The Challenge: Create a "feast for the senses." I tried to make a dish that was pretty as well as tasty (sort of remixing Challenge #7). The baking paste also smelled sort of nice? I've not nothing on sound, however.
The Receipt: From Mrs. Beeton's Book of Household Management:
Mode.—Make some good puff-paste by recipe No. 1205; roll it out to the thickness of about 1/4 inch, and, with a round fluted paste-cutter, stamp out as many pieces as may be required; then work the paste up again, and roll it out to the same thickness, and with a smaller cutter, stamp out sufficient pieces to correspond with the larger ones. Again stamp out the centre of these smaller rings; brush over the others with the white of an egg, place a small ring on the top of every large circular piece of paste, egg over the tops, and bake from 15 to 20 minutes. Sift over sugar, put them back in the oven to colour them; then fill the rings with preserve of any bright colour. Dish them high on a napkin, and serve. So many pretty dishes of pastry may be made by stamping puff-paste out with fancy cutters, and filling the pieces, when baked, with jelly or preserve, that our space will not allow us to give a separate recipe for each of them; but, as they are all made from one paste, and only the shape and garnishing varied, perhaps it is not necessary, and by exercising a little ingenuity, variety may always be obtained. Half-moons, leaves, diamonds, stars, shamrocks, rings, etc., are the most appropriate shapes for fancy pastry.
1205. INGREDIENTS – To every lb. of flour allow 1 lb. of butter, and not quite 1/2 pint of water.
Mode.—Carefully weigh the flour and butter, and have the exact proportion; squeeze the butter well, to extract the water from it, and afterwards wring it in a clean cloth, that no moisture may remain. Sift the flour; see that it is perfectly dry, and proceed in the following manner to make the paste, using a very clean paste-board and rolling-pin:—Supposing the quantity to be 1 lb. of flour, work the whole into a smooth paste, with not quite 1/2 pint of water, using a knife to mix it with: the proportion of this latter ingredient must be regulated by the discretion of the cook; if too much be added, the paste, when baked, will be tough. Roll it out until it is of an equal thickness of about an inch; break 4 oz. of the butter into small pieces; place these on the paste, sift over it a little flour, fold it over, roll out again, and put another 4 oz. of butter. Repeat the rolling and buttering until the paste has been rolled out 4 times, or equal quantities of flour and butter have been used. Do not omit, every time the paste is rolled out, to dredge a little flour over that and the rolling-pin, to prevent both from sticking. Handle the paste as lightly as possible, and do not press heavily upon it with the rolling-pin. The next thing to be considered is the oven, as the baking of pastry requires particular attention. Do not put it into the oven until it is sufficiently hot to raise the paste; for the best-prepared paste, if not properly baked, will be good for nothing. Brushing the paste as often as rolled out, and the pieces of butter placed thereon, with the white of an egg, assists it to rise in leaves or flakes. As this is the great beauty of puff-paste, it is as well to try this method.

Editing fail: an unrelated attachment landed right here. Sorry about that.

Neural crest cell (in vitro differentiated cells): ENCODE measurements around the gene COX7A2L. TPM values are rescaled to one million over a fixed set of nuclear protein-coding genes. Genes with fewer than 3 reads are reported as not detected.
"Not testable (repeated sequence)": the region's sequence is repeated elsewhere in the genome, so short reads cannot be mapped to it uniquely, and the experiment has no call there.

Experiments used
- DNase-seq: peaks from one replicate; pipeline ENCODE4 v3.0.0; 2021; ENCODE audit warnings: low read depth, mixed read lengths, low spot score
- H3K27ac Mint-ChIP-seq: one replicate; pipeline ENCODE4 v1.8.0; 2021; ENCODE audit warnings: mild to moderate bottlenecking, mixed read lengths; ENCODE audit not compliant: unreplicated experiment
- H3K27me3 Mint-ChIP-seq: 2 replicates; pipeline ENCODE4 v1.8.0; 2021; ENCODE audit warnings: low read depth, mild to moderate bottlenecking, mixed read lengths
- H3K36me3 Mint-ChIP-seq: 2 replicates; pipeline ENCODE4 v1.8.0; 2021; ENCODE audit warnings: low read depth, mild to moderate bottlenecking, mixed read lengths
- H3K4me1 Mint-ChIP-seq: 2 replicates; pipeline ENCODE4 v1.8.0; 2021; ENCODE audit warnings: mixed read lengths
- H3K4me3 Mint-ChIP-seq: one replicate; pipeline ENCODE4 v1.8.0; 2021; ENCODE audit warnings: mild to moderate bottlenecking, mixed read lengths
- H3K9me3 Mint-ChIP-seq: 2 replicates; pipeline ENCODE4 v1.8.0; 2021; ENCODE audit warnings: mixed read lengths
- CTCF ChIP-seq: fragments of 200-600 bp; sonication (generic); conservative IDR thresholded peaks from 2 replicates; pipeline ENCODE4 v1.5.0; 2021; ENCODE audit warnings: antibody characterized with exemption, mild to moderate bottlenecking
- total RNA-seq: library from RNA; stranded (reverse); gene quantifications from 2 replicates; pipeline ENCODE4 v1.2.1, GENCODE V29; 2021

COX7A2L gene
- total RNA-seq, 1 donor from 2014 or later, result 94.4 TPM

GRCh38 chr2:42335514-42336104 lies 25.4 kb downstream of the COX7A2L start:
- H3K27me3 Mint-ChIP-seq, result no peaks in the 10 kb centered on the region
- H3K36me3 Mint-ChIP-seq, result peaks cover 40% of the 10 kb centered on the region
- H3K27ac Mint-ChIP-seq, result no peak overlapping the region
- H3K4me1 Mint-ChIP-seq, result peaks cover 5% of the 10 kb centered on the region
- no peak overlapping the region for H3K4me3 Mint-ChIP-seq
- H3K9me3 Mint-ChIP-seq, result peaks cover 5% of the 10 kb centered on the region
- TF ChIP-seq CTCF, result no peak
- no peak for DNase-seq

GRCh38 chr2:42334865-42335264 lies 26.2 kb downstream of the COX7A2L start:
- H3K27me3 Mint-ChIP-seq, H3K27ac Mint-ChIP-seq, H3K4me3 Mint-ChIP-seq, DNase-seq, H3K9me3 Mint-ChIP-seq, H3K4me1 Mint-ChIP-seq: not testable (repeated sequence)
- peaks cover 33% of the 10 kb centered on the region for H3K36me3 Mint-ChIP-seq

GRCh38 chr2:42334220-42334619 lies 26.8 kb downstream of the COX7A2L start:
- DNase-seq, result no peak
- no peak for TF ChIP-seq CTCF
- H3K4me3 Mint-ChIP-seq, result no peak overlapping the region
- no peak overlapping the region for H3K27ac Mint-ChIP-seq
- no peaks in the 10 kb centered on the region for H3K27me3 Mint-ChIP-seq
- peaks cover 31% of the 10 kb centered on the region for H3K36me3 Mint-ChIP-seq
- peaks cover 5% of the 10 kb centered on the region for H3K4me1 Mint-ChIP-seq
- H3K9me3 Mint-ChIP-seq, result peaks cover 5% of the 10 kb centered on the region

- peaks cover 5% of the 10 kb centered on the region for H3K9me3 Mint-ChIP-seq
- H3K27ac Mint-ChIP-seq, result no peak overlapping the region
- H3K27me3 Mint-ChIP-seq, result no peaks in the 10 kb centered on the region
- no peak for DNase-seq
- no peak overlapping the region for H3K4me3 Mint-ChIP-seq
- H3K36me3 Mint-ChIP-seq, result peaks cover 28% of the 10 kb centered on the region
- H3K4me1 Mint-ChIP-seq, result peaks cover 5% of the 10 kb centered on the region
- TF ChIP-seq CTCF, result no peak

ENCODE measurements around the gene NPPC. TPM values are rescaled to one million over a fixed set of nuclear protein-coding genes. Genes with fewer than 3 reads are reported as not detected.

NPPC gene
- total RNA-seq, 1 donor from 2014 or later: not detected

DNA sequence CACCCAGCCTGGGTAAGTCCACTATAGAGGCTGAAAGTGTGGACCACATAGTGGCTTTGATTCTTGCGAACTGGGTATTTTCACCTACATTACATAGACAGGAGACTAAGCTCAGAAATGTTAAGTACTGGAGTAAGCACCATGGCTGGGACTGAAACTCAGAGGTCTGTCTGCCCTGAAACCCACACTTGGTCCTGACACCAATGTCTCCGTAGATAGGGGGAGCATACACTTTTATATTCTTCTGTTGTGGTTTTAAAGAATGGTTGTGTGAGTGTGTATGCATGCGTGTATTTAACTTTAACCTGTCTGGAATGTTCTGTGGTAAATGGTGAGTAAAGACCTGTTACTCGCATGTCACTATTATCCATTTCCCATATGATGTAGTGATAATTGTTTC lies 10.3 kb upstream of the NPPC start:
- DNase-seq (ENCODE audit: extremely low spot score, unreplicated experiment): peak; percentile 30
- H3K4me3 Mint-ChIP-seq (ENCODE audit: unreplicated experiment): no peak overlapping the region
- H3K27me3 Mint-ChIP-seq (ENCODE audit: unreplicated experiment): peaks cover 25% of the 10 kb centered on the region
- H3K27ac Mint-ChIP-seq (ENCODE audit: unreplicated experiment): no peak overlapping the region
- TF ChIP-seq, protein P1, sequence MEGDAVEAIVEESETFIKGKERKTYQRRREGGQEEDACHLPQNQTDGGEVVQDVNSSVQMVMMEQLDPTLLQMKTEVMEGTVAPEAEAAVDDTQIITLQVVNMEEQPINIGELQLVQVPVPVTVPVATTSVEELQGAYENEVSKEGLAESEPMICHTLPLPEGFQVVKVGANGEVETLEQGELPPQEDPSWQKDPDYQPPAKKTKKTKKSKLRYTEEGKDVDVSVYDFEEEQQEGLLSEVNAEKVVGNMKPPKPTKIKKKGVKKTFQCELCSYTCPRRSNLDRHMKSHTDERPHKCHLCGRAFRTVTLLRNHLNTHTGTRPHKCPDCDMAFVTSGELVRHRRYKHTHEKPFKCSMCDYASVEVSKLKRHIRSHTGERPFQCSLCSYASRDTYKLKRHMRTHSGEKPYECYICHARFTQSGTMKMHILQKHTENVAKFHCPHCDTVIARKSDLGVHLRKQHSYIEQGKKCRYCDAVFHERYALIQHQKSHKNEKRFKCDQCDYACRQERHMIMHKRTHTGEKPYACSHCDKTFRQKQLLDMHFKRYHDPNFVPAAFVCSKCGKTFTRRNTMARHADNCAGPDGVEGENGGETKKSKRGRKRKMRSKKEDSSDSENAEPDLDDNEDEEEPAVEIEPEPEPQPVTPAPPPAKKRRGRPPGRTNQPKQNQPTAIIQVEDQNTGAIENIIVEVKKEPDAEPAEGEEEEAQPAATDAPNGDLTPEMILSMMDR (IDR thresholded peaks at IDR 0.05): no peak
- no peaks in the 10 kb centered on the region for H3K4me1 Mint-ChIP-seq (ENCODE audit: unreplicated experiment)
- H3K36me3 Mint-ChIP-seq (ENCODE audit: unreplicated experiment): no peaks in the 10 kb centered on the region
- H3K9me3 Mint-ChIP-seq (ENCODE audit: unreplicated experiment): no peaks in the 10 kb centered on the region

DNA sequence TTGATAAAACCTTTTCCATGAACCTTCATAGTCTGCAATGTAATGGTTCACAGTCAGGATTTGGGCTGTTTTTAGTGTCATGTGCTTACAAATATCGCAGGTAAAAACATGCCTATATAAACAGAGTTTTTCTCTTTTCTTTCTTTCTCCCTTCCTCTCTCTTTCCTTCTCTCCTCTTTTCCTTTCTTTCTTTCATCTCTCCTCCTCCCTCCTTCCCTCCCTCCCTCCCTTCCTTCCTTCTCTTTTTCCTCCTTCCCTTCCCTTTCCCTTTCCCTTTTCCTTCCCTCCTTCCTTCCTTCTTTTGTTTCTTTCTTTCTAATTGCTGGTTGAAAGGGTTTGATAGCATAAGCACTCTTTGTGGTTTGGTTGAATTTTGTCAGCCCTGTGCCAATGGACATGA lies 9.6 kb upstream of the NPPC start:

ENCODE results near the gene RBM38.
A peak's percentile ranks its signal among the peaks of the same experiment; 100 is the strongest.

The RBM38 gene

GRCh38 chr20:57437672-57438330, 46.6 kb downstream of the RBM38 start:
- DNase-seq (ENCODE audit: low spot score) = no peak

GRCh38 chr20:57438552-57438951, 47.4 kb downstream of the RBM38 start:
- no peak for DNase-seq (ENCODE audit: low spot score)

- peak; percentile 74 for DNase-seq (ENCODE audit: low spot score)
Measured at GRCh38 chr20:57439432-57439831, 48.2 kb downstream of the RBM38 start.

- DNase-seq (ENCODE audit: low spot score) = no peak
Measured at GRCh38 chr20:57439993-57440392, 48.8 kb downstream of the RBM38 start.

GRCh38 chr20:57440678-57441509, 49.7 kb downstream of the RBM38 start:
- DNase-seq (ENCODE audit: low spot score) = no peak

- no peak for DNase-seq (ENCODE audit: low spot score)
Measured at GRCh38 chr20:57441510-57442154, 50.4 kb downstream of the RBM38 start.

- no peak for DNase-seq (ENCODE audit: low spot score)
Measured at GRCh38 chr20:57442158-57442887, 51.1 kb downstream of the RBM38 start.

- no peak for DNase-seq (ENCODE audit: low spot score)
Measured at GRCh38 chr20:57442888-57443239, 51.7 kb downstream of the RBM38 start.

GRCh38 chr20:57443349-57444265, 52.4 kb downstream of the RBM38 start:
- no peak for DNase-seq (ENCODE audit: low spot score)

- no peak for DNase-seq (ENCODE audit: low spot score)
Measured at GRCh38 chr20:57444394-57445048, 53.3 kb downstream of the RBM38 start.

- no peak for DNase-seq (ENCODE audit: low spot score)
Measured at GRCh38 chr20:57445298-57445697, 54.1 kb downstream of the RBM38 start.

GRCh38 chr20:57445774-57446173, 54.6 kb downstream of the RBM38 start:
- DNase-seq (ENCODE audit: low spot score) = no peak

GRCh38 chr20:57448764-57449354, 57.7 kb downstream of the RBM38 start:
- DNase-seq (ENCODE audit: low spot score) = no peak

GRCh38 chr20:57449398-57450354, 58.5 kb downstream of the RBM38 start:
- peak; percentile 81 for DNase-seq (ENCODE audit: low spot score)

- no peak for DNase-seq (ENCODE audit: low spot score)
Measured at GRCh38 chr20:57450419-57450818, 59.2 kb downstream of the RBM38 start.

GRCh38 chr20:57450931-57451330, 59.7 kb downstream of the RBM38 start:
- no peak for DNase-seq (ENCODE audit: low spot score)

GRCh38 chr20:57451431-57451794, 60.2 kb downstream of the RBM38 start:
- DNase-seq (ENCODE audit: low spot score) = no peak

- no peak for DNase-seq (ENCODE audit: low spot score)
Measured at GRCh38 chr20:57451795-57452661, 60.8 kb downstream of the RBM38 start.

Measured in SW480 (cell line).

The Date/Year and Region: 1861, British
How Did You Make It: Made up puff paste using 1/4 lb each of butter and flour: used a scant 1/4 cup of water to make the flour into a paste, then rolled it out four times to incorporate the butter. Cut into rounds and stars, using an icing tip to cut out the center of the stars. Brushed egg white over the rounds, layered on the stars, and applied more egg white. Baked 15 min at 400F, adding sugar 2 for the last 2 minutes. Allowed to cool, then added
Time to Complete: 3/4-1 hour
Total Cost: All ingredients on hand.
How Successful Was It?: Fairly. The pastry is nice and flaky. The jam is jam. Could possibly use a larger proportion of jam to pastry, but it's palatable as is--even if it didn't turn out a pretty as i could have hoped.
How Accurate Is It?: I used store-bought preserves, and the usual "electric oven instead of wood or coal-powered oven".